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Dennis Schroder: Los Angeles Lakers close to finalising trade for Oklahoma City Thunder guard | NBA News

first_img– Advertisement – The Los Angeles Lakers are closing in on a trade that would see them acquire Oklahoma City Thunder guard Dennis Schroder. In exchange, the Thunder will receive guard Danny Green and the 28th overall pick in Wednesday’s NBA Draft, according to reports from ESPN’s Adrian Wojnarowski and The Athletic’s Shams Charania.- Advertisement – Schroder was one of the most impactful bench players in the NBA last season as he averaged 18.9 points, four assists and 3.6 rebounds.At one stage he had been tipped as a frontrunner for the Sixth Man of the Year award, which was eventually won by the Los Angeles Clippers’ Montrezl Harrell. Go inside the locker room and watch the Los Angeles Lakers’ celebrations after they were crowned NBA champions – Advertisement – 1:26 LeBron James hugs Rajon Rondo after the Los Angeles Lakers sealed the NBA championship with a 4-2 series win over the Miami Heat The 27-year-old has averaged a career 14.1 points, 4.6 assists and 2.8 rebounds across 496 games, 177 of which he started, having spent five seasons with the Atlanta Hawks prior to landing in Oklahoma in 2018.Green averaged eight points, 3.3 rebounds and 1.3 assists for the Lakers last season, becoming a three-time NBA champion following previous wins with the San Antonio Spurs and Toronto Raptors.The 33-year-old may not be the only departure in LA, with reports suggesting veteran point guard Rajon Rondo is set to decline his $2.6m player option in view of hitting free agency.He averaged 7.1 points, five assists and three rebounds in 48 games last season en route to his second NBA championship victory.Want to watch even more of the NBA and WNBA but don’t have Sky Sports? Get the Sky Sports Action and Arena pack, click here. – Advertisement –last_img read more

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Drought Busters respond to 400-plus complaints in less than a month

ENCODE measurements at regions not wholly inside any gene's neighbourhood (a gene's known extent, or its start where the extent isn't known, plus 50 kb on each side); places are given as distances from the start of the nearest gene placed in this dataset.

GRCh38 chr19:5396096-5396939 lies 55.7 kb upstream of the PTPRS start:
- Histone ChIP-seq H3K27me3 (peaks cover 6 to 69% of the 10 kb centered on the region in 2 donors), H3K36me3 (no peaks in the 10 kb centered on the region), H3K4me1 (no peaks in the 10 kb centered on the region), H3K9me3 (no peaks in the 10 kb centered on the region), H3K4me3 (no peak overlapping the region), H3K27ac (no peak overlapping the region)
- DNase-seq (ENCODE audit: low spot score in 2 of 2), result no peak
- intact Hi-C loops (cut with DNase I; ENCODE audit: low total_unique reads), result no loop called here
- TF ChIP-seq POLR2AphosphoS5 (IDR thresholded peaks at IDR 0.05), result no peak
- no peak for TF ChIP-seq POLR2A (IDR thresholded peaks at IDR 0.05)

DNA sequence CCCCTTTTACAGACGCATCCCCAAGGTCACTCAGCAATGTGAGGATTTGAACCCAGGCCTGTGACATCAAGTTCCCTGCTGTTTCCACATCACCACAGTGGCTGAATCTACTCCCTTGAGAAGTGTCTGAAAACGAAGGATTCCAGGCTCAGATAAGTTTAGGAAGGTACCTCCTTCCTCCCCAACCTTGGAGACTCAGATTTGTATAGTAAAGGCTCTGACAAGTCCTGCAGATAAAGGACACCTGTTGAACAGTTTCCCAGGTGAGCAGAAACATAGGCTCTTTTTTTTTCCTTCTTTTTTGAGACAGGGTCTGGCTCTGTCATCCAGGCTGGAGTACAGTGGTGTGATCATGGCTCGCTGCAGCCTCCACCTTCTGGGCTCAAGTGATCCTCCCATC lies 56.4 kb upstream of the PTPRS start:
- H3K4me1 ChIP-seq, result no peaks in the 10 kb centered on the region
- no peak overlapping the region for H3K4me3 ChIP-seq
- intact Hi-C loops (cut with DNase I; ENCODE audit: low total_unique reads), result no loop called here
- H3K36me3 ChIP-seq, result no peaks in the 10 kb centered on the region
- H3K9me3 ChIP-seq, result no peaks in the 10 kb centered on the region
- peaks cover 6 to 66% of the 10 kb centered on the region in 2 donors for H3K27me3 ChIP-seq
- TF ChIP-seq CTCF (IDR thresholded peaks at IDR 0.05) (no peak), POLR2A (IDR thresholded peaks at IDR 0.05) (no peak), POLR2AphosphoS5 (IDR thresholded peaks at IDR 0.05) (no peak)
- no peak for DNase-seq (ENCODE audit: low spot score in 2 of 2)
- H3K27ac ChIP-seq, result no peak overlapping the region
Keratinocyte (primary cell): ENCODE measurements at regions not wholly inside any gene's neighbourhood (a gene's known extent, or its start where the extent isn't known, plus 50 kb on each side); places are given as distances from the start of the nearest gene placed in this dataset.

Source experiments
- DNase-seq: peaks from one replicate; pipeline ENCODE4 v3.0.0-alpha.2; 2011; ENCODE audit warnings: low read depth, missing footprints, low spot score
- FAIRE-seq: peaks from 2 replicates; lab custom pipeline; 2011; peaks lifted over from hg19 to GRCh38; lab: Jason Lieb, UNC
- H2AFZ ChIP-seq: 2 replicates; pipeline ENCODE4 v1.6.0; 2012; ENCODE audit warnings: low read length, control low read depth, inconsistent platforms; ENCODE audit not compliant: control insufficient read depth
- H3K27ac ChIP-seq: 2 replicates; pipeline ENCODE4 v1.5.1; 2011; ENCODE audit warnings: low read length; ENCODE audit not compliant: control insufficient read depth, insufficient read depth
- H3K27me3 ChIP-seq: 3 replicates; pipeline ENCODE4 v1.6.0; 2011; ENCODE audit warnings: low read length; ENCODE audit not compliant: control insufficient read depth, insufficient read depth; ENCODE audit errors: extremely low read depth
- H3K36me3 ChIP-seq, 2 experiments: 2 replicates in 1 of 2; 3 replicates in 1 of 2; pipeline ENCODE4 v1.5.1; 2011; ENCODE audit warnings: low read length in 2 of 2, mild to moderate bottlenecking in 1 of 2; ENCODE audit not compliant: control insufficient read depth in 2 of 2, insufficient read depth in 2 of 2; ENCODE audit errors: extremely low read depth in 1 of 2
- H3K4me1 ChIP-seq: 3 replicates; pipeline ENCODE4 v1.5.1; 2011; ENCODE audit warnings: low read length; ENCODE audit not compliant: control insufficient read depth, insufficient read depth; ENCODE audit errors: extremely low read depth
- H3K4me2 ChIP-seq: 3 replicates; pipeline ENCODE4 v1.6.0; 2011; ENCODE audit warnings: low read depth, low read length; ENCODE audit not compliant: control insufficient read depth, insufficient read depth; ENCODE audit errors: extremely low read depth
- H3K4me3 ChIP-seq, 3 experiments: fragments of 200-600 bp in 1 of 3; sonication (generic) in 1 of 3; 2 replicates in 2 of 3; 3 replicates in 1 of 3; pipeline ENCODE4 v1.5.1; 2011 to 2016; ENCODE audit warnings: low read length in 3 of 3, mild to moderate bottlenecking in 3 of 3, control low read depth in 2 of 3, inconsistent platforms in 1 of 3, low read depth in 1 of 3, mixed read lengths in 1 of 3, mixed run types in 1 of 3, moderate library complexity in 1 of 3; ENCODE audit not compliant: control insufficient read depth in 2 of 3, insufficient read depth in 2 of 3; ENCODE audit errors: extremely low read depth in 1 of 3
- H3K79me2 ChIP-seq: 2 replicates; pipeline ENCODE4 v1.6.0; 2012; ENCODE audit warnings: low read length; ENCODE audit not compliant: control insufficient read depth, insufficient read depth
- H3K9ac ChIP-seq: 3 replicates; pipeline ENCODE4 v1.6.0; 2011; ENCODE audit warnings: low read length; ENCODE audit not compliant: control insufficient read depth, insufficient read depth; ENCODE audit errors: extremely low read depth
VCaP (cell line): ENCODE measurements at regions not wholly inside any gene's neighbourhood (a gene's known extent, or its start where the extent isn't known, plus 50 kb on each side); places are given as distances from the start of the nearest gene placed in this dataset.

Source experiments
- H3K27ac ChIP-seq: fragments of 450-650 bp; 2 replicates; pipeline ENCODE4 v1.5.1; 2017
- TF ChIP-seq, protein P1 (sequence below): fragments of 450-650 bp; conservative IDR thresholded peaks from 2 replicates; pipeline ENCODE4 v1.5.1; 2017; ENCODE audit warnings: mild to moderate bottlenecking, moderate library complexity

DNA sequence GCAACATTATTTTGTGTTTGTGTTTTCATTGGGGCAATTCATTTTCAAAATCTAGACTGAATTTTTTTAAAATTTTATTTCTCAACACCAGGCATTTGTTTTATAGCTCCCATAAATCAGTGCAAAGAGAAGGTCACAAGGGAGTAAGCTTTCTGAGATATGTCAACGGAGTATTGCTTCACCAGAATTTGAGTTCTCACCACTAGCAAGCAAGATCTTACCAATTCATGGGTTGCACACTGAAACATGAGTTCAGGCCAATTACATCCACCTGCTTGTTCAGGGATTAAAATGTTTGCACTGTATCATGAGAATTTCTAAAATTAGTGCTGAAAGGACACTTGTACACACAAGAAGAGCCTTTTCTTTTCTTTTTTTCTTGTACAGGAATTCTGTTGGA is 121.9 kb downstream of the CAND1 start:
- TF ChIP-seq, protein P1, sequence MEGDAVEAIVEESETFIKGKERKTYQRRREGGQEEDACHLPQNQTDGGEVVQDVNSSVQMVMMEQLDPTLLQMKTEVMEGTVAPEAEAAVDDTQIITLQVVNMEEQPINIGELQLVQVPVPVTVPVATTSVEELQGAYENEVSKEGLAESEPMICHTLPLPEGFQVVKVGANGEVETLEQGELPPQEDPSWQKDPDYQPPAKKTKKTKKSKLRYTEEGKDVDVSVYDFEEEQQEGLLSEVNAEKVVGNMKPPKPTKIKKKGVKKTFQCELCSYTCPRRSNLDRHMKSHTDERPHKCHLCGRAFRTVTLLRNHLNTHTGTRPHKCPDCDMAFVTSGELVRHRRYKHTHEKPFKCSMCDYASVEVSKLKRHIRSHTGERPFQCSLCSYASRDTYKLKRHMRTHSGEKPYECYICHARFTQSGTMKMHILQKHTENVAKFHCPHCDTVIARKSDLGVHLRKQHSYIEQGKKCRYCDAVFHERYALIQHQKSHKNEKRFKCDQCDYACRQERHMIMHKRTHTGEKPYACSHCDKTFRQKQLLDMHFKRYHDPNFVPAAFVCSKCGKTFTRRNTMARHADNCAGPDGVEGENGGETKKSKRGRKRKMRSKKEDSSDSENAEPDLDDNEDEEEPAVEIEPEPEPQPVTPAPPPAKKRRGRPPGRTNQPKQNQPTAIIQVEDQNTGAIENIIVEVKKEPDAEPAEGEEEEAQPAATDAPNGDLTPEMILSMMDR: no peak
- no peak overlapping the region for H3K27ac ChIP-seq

first_imgThe new water guard was revived Nov. 14 to encourage residents to reduce usage voluntarily after the city’s driest year on record. And despite recent rains, a water predicament looms for Los Angeles. The city now buys nearly 70percent of its water – double its normal purchases – from the Metropolitan Water District of Southern California to make up for losses from mountain water supplies. The snowpack in the Sierras was recently only 4percent of the 10inches normal for this time of year. If voluntary cutbacks don’t work, city officials say, they may resort to water rationing. “Don’t think this mayor and this council won’t be prepared to use citations and require mandatory conservation efforts, if necessary,” Mayor Antonio Villaraigosa has declared. Since the team’s revival, the Drought Busters have responded to more than 400 complaints, 95percent involving water cascading over sidewalks from daytime sprinkler use or people hosing off driveways. Both are banned under city ordinances. Busters wield no broken-sprinkler bazookas, leaky-faucet zappers or restaurant water-glass smashers. Instead, Crossley and fellow Drought Buster Lisa Gonzalez fan out across the Valley each to seek out the worst water waste at up to 50 homes and businesses. “It’s been very positive; we’re being positive,” Gonzalez said recently before her rounds. “We’re just raising awareness.” On a foray through Van Nuys that day, Crossley steers his white Prius in a search for wet gutters – sure signs of daytime watering or broken sprinkler heads. On Radford Avenue, he stops at an apartment building with leaking sprinklers, its yard turned to mush. On Burbank Boulevard, he spots standing water and stops by a school to investigate a storm-drain torrent. He’s nice. He’s presentable. And he aims to help, not to scold or wag his finger. At home, the 37-year-old father said, he practices what he preaches and has installed the latest “smart” sprinklers. Even his kids must conserve. “I’m constantly on them to turn the water off while they brush their teeth,” Crossley said with a smile. “That and I knock on the door while they’re taking their showers and say, `Are you washing or just standing?”‘ On Fulton, he stops his car in front of a yellow-and-green apartment building. The sprinklers soon erupt. And so does the broken pipe – with enough water to contain a salmon run. “It’s waste,” Crossley said. “This is what we’re looking for. … This’ll be another letter or phone call to the management company.” Although he has no jurisdiction about leaks inside the building, he said he would include them in his report. One resident complained of a broken heater. A former manager complained of slumlord conditions in which nothing is ever fixed. KRC Management, which manages the property, did not respond to a request for comment. Meanwhile, Crossley and his fellow Drought Busters said they’ll continue to educate residents. “I like to be the nice one,” Crossley said. “If there’s something going on, like sprinklers running in the afternoon, we’ll stop and say, `Hi, how are you doing?”‘ Not everyone, however, is happy with the Busters’ response to needlessly wasted H2O. Bertie Duffy has long been peeved about neighbors in an apartment building up the hill who overwater the yard and send water cascading into the street in front of her Studio City home. So on Nov. 15, she called the new Drought Buster hotline, with follow-up letters to the DWP, the mayor and Councilwoman Wendy Greuel. “So far, I’ve received no response,” said Duffy, who lives in the 11700 block of Laurelcrest Drive. “The water is still running … at least twice a day, down the middle of the street.” A DWP official said the agency has a policy of investigating the cause of complaints before following up with callers. While the apartment manager disputes the water waste, DWP spokesman Joe Ramallo said, the department has found there was inadequate drainage. A letter has been mailed. “We did look into it and are following up on it,” Ramallo said. “We are very seriously considering beginning to issue citations for prohibited (water) uses soon. “This kind of water waste has to stop.” REPORTING WASTE, SAVING WATER To report water waste, call 800-DIAL-DWP, or e-mail droughtbusters@ladwp.com. Here are some tips to save water: Retrofit indoor-plumbing fixtures with low-flow devices. Repair any leaks. Keep showers to less than five minutes. Turn off the water while brushing your teeth. Turn water faucets off tight. Run the dishwasher and washing machines only when full. Install pool and spa covers to minimize water loss. Do not hose down driveways, sidewalks and other paved surfaces, unless for health or sanitary reasons.160Want local news?Sign up for the Localist and stay informed Something went wrong. Please try again.subscribeCongratulations! You’re all set! VAN NUYS – Shortly before noon, sprinklers shot skyward across an apartment lawn, followed by a whoosh of water discharged by a broken pipe. Within minutes, a flood of precious water had spilled across the sidewalk and into a neighboring yard. “It’s terrible,” said Sonia Ramos, 44, a resident of the complex in the 6300 block of Fulton Avenue. “A lot of water wasted. This building – we told the manager, but they don’t care. Where I live, the sink is leaking; the toilet is broken and leaks constantly for the past six months.” Enter the city’s Drought Busters. AD Quality Auto 360p 720p 1080p Top articles1/5READ MOREPettersson scores another winner, Canucks beat KingsRevived last month, the team’s six Los Angeles Department of Water and Power employees already have responded to hundreds of complaints, hoping to stem the needless flow. But instead of issuing citations for prohibited water use – as they did during the previous dry spell – these water pinchers simply advise residents to waste less. Or, in the case of the profligate apartment complex, call and notify the owner to fix water problems. “This is sad,” said Rick Crossley, a San Fernando Valley Drought Buster standing before the gusher on Fulton. “It’s one thing to just see sprinklers spraying over, but this is gallons.” The Drought Busters of the 1990s were credited with causing a 30percent drop in water usage in Los Angeles during that dry stretch. last_img